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Free Speech is the foundational political right.

George Washington, donning reading glasses in a dramatic flourish , put the fundamental necessity of Free Speech most nakedly and succinctly when he addressed the near mutinous officers of the Continental Army at Newburgh in 1783.

“For if Men are to be precluded from offering their Sentiments on a matter, which may involve the most serious and alarming consequences, that can invite the consideration of Mankind, reason is of no use to us; the freedom of Speech may be taken away, and, dumb and silent we may be led, like sheep, to the Slaughter.”

Free speech is not just a moral civil and political right. It is the first defence of all other rights that can be eroded or cancelled in silence and ignorance. Put simply if you cannot express or cannot be told what the powerful are up to, you cannot defend yourself against their actions.

Times are changing. Free Speech under attack

Thirty years ago the case for free speech appeared won, not because free speech was guaranteed right in anywhere but very few countries, but because its suppression was was seen as desperate, backward and increasingly as the act of the visibly tyrannical and/or openly failing regime. Nothing in history is linear and the idea that free speech is a moral right with vast practical value is now a secular heresy for swathes of young voters. Survey after survey shows that the young especially support restrictions on speech with the subjective “Hate Speech” a popular target. So deformed is the general public’s thinking that advocacy for Free Speech is regularly and seriously denounced as “fascist” by people demonstrating a lamentable ignorance of fascism.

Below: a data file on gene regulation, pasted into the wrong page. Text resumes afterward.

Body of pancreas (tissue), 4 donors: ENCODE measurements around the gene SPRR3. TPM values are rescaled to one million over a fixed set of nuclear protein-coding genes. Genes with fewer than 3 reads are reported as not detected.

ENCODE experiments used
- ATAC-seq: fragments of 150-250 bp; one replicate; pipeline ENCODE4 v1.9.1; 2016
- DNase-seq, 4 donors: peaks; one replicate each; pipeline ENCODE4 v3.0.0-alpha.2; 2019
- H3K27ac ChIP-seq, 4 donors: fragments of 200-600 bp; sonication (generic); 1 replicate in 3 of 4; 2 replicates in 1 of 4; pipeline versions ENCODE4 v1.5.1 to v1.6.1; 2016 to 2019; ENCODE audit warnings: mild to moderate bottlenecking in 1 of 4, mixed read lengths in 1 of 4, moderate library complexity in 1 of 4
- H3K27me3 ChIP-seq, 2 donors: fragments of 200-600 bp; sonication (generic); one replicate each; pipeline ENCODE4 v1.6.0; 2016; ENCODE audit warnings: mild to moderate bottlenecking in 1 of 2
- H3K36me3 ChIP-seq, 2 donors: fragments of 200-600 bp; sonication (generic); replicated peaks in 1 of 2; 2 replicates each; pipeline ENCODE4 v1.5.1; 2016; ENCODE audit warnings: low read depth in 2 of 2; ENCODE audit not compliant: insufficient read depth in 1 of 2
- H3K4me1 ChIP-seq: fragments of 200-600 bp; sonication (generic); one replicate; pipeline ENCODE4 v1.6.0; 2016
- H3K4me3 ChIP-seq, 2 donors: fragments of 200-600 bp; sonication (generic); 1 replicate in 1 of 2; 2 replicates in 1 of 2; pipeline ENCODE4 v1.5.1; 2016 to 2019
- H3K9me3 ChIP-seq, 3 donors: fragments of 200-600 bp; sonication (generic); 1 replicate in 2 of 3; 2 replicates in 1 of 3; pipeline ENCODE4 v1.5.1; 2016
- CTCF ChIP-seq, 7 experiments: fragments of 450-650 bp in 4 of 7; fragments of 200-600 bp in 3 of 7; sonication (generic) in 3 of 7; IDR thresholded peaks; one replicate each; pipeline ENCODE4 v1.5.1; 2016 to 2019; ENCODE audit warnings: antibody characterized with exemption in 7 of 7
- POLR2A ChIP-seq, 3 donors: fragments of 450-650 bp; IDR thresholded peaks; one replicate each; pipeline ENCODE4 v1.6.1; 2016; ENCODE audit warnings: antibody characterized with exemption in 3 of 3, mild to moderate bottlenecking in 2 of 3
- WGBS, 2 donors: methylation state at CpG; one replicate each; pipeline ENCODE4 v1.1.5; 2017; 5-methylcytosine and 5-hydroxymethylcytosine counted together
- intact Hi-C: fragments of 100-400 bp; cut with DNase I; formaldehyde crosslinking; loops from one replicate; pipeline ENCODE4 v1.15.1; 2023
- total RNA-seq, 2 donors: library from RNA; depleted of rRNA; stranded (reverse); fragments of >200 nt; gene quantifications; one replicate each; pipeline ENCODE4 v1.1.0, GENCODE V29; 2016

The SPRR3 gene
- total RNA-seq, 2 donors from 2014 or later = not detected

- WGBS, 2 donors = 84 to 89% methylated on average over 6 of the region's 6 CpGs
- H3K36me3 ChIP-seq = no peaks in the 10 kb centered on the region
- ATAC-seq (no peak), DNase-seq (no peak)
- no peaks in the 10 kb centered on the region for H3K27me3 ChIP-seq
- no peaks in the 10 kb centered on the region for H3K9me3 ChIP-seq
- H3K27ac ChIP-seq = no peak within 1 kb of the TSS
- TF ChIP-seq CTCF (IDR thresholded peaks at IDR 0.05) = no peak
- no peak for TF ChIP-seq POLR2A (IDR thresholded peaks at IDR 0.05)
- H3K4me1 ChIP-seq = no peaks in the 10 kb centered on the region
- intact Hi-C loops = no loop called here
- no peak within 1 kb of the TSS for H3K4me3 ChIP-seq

This dangerous reversal is not entirely an accident. Proponents of free speech grew complacent in freedom, freedom’s enemies regarded their defeats as temporary set backs not permanent conditions. While we luxuriated in the End of History after the fall of Mordor USSR, Cultural Marxists reorganised under new banners covering old, bad ideas. The idea that words are the equivalent of violence and must be sanctioned to protect vulnerable groups is both superficially attractive enough and poorly critiqued for it to have a become a bandwagon. Anti Hate Speech Legislation is now popular political flag with little thought as to the consequences of such legislation or the absurd irony of removing blasphemy from the constitution only to replace it with secular blasphemy legislation.

Offence is not Violence but an excuse for censorship